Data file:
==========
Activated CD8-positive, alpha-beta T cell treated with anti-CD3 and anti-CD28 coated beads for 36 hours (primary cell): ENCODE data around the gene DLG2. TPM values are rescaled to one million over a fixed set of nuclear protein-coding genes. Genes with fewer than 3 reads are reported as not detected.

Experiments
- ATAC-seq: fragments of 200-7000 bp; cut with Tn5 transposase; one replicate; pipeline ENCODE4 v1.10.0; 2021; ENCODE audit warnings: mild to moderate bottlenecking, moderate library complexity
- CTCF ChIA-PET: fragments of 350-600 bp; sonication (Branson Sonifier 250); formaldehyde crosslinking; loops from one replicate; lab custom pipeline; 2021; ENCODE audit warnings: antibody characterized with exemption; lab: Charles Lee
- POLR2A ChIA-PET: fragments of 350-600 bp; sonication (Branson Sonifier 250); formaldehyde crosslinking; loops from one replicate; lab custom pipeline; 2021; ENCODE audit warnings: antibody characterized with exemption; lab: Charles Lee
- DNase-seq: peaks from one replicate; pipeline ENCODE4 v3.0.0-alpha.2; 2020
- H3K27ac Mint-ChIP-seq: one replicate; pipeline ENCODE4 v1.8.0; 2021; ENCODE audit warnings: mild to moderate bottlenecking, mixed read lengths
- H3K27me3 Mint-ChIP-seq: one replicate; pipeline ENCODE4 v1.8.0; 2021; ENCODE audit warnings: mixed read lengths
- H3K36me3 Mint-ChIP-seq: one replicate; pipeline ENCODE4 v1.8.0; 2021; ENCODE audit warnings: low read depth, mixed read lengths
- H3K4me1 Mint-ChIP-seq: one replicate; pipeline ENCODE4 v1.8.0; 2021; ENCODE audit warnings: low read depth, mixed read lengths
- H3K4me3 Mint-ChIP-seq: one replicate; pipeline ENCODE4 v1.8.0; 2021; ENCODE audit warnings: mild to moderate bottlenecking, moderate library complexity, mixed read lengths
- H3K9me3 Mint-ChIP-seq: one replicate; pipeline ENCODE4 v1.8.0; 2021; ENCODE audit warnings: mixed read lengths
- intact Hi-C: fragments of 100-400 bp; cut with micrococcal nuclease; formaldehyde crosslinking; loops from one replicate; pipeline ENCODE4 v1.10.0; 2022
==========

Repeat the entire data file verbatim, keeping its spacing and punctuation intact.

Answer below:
Activated CD8-positive, alpha-beta T cell treated with anti-CD3 and anti-CD28 coated beads for 36 hours (primary cell): ENCODE data around the gene DLG2. TPM values are rescaled to one million over a fixed set of nuclear protein-coding genes. Genes with fewer than 3 reads are reported as not detected.

Experiments
- ATAC-seq: fragments of 200-7000 bp; cut with Tn5 transposase; one replicate; pipeline ENCODE4 v1.10.0; 2021; ENCODE audit warnings: mild to moderate bottlenecking, moderate library complexity
- CTCF ChIA-PET: fragments of 350-600 bp; sonication (Branson Sonifier 250); formaldehyde crosslinking; loops from one replicate; lab custom pipeline; 2021; ENCODE audit warnings: antibody characterized with exemption; lab: Charles Lee
- POLR2A ChIA-PET: fragments of 350-600 bp; sonication (Branson Sonifier 250); formaldehyde crosslinking; loops from one replicate; lab custom pipeline; 2021; ENCODE audit warnings: antibody characterized with exemption; lab: Charles Lee
- DNase-seq: peaks from one replicate; pipeline ENCODE4 v3.0.0-alpha.2; 2020
- H3K27ac Mint-ChIP-seq: one replicate; pipeline ENCODE4 v1.8.0; 2021; ENCODE audit warnings: mild to moderate bottlenecking, mixed read lengths
- H3K27me3 Mint-ChIP-seq: one replicate; pipeline ENCODE4 v1.8.0; 2021; ENCODE audit warnings: mixed read lengths
- H3K36me3 Mint-ChIP-seq: one replicate; pipeline ENCODE4 v1.8.0; 2021; ENCODE audit warnings: low read depth, mixed read lengths
- H3K4me1 Mint-ChIP-seq: one replicate; pipeline ENCODE4 v1.8.0; 2021; ENCODE audit warnings: low read depth, mixed read lengths
- H3K4me3 Mint-ChIP-seq: one replicate; pipeline ENCODE4 v1.8.0; 2021; ENCODE audit warnings: mild to moderate bottlenecking, moderate library complexity, mixed read lengths
- H3K9me3 Mint-ChIP-seq: one replicate; pipeline ENCODE4 v1.8.0; 2021; ENCODE audit warnings: mixed read lengths
- intact Hi-C: fragments of 100-400 bp; cut with micrococcal nuclease; formaldehyde crosslinking; loops from one replicate; pipeline ENCODE4 v1.10.0; 2022